ANNAPOLIS -- Gov. Martin O'Malley is asking for $4.6 million in his supplemental budget to create a "Gun Center" that would help police implement new gun restrictions expected to pass the legislature as soon as Wednesday.

The Gun Center would hire nine new state troopers and 20 office clerks to help implement O'Malley's sweeping gun control bill, which would require permits and finger printing for all new handgun purchases.

The measure would impose some of the strictest restrictions on gun ownership in the country, including a ban on assault weapons and large ammunition magazines and a prohibition on firearm ownership for the mentally ill. The House is expected to vote on it Wednesday.

The Maryland State Police already has tripled its workforce to deal with a spike in gun sales sparked by debate over gun restrictions. State police are facing such a backlog of background checks that it's taking about three weeks to process them -- three times longer that usual.

Sen. Richard Colburn, R-Eastern Shore, worried that the money might not be enough to help deal with the backlog. He requested assurance from the legislature's nonpartisan analytical arm that the $4.6 million figure would address that backlog and wasn't just a rough estimate of how much was needed.

"For me, it'd be hard to put a figure on it," Colburn said. "We want to make sure there aren't going to be delays."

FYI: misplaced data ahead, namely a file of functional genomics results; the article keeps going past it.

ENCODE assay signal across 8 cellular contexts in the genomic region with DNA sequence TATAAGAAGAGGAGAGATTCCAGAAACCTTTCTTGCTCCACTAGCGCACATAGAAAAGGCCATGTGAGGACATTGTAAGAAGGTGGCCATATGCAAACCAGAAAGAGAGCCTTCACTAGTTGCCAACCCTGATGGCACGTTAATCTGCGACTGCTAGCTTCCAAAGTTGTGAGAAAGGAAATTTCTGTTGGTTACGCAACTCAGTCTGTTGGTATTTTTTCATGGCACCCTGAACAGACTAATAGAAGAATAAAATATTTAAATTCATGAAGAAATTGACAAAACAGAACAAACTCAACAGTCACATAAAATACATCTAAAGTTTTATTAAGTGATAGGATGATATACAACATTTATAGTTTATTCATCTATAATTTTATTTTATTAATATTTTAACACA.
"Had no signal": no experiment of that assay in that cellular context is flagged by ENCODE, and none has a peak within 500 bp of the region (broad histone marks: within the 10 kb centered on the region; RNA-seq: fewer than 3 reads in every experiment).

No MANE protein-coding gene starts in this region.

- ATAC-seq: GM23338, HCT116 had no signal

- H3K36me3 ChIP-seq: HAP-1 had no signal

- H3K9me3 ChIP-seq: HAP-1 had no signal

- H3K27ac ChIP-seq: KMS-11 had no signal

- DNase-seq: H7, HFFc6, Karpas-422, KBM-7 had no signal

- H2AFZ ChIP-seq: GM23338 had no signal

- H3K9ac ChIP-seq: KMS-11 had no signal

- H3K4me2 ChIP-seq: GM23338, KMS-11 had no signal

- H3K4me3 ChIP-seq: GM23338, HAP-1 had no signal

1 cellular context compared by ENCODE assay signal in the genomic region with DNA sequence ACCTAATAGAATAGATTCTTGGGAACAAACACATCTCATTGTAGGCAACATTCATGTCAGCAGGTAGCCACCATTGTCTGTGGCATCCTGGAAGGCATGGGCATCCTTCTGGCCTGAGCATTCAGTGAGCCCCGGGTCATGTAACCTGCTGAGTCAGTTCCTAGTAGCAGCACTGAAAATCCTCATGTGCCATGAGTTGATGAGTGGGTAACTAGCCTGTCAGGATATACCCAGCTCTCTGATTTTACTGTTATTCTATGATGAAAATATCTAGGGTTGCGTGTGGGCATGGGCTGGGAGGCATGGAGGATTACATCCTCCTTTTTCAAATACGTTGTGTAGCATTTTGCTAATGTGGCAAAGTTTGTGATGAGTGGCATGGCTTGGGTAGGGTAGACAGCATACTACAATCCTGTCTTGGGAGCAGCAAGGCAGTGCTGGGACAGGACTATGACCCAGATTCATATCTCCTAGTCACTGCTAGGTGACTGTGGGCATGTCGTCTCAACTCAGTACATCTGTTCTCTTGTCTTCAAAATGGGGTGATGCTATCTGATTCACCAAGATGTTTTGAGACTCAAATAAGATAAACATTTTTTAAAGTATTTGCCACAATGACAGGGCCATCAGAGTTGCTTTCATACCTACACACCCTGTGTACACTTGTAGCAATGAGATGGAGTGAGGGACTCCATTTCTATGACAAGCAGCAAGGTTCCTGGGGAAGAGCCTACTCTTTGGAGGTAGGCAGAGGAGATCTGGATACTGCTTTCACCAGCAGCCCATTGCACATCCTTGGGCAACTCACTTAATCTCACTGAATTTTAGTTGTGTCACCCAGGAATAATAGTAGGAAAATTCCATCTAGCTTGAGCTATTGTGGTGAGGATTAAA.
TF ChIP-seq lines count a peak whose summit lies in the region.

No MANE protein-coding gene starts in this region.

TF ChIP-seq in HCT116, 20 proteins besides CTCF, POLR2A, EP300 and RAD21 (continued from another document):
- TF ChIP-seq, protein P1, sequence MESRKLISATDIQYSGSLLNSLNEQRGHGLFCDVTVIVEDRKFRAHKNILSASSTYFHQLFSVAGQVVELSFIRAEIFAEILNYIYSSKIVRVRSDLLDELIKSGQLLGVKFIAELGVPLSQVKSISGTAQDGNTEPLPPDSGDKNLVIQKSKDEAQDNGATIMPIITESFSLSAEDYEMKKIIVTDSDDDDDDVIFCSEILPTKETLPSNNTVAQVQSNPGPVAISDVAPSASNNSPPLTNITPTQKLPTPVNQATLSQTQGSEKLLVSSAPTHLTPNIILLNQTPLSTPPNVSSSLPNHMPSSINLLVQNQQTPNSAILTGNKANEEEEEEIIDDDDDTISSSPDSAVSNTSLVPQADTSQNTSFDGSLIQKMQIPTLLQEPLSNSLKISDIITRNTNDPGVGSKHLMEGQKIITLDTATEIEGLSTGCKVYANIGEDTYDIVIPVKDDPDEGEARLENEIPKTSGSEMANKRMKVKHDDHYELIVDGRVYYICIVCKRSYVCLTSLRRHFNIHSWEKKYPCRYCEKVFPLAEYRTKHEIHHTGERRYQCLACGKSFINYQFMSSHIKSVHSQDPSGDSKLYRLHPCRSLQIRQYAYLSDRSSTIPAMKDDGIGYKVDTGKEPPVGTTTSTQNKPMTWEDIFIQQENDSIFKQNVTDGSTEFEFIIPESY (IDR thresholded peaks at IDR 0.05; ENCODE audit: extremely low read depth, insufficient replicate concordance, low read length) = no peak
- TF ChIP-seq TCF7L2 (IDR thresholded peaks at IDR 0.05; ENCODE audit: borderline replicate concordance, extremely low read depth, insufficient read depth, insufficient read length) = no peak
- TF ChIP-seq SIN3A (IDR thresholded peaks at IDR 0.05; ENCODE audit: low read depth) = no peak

The supplemental budget also sets aside $10 million to help Maryland deal with the effects of the federal across-the-board budget cuts known as the sequester. That's in addition to about $900 million set aside in the budget passed by the Senate in March.

O'Malley's supplemental budget also includes $300,000 to save the Towson University baseball team for another year while the school works on fundraising.

Also included is $125,000 to start up a medical marijuana program at participating academic medical centers. The House has passed a bill that would allow teaching hospitals that opt in to dispense medical marijuana and research its effects on patients. The bill is awaiting a vote in a Senate committee. The proposed appropriation signals O'Malley's willingness to sign the bill into law.

The supplemental budget will be introduced as an amendment and will be handed to a conference committee of the House and Senate as they work out differences between the versions of the budget that each chamber passed.